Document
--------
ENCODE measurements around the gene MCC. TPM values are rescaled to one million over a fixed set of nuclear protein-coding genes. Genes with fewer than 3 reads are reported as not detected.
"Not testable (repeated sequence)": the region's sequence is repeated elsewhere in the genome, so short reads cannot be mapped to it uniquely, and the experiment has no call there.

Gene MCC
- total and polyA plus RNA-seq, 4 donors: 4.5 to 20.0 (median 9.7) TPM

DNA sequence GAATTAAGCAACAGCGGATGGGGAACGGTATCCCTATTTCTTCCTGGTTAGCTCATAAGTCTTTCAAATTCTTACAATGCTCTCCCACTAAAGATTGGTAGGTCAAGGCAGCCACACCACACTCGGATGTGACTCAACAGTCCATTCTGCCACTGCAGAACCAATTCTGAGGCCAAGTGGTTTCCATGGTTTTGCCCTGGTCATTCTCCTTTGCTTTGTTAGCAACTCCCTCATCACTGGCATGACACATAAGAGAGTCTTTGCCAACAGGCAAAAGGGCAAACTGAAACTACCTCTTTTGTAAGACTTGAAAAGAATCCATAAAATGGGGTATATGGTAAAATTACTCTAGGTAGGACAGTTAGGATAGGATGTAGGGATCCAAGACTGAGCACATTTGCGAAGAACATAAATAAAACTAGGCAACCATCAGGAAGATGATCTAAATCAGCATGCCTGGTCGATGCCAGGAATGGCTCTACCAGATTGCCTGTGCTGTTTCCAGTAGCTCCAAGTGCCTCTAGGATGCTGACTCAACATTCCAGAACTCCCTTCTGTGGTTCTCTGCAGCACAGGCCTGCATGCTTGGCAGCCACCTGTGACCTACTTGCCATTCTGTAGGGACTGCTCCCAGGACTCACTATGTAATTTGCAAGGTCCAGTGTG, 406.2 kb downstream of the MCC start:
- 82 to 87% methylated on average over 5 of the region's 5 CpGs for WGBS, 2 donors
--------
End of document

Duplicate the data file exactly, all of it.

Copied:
ENCODE measurements around the gene MCC. TPM values are rescaled to one million over a fixed set of nuclear protein-coding genes. Genes with fewer than 3 reads are reported as not detected.
"Not testable (repeated sequence)": the region's sequence is repeated elsewhere in the genome, so short reads cannot be mapped to it uniquely, and the experiment has no call there.

Gene MCC
- total and polyA plus RNA-seq, 4 donors: 4.5 to 20.0 (median 9.7) TPM

DNA sequence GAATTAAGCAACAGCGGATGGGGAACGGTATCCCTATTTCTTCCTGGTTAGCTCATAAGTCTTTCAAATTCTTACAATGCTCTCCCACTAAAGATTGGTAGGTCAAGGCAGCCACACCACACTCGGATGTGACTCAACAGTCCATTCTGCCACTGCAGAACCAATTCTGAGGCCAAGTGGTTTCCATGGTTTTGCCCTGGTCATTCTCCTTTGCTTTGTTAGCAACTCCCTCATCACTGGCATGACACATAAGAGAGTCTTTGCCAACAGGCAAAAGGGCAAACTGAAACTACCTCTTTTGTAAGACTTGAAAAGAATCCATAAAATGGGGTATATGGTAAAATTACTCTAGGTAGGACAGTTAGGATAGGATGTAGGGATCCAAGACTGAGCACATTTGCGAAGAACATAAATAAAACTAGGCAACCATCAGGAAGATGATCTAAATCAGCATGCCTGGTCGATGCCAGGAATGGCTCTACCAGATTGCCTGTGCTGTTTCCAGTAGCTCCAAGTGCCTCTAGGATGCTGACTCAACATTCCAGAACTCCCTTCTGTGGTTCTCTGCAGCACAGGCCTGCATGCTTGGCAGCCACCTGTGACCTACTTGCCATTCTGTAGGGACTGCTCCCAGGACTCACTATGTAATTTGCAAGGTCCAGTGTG, 406.2 kb downstream of the MCC start:
- 82 to 87% methylated on average over 5 of the region's 5 CpGs for WGBS, 2 donors